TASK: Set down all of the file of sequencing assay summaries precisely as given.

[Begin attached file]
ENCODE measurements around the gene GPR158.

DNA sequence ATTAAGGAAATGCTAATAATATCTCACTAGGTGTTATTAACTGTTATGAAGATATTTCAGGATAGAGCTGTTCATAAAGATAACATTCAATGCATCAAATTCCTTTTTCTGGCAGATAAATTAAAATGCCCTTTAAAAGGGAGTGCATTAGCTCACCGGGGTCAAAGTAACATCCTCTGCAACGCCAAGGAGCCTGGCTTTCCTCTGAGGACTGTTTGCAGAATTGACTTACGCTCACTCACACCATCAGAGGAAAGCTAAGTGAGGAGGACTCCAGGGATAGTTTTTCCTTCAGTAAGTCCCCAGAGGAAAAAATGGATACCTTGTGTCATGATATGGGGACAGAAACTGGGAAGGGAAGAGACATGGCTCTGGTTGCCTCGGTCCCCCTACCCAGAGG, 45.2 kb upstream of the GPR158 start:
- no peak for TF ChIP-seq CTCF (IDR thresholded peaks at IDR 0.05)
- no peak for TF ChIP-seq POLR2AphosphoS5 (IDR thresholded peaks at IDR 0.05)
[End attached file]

ENCODE measurements around the gene GPR158.

DNA sequence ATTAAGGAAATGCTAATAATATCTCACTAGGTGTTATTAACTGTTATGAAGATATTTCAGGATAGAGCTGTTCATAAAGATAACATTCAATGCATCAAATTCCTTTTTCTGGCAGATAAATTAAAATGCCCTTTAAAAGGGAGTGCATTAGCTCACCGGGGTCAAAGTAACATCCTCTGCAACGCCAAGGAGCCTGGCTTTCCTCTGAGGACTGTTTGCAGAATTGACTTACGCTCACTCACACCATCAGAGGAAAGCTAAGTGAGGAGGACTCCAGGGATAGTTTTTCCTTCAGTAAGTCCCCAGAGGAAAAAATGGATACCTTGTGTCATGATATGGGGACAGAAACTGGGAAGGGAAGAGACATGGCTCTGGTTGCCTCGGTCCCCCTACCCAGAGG, 45.2 kb upstream of the GPR158 start:
- no peak for TF ChIP-seq CTCF (IDR thresholded peaks at IDR 0.05)
- no peak for TF ChIP-seq POLR2AphosphoS5 (IDR thresholded peaks at IDR 0.05)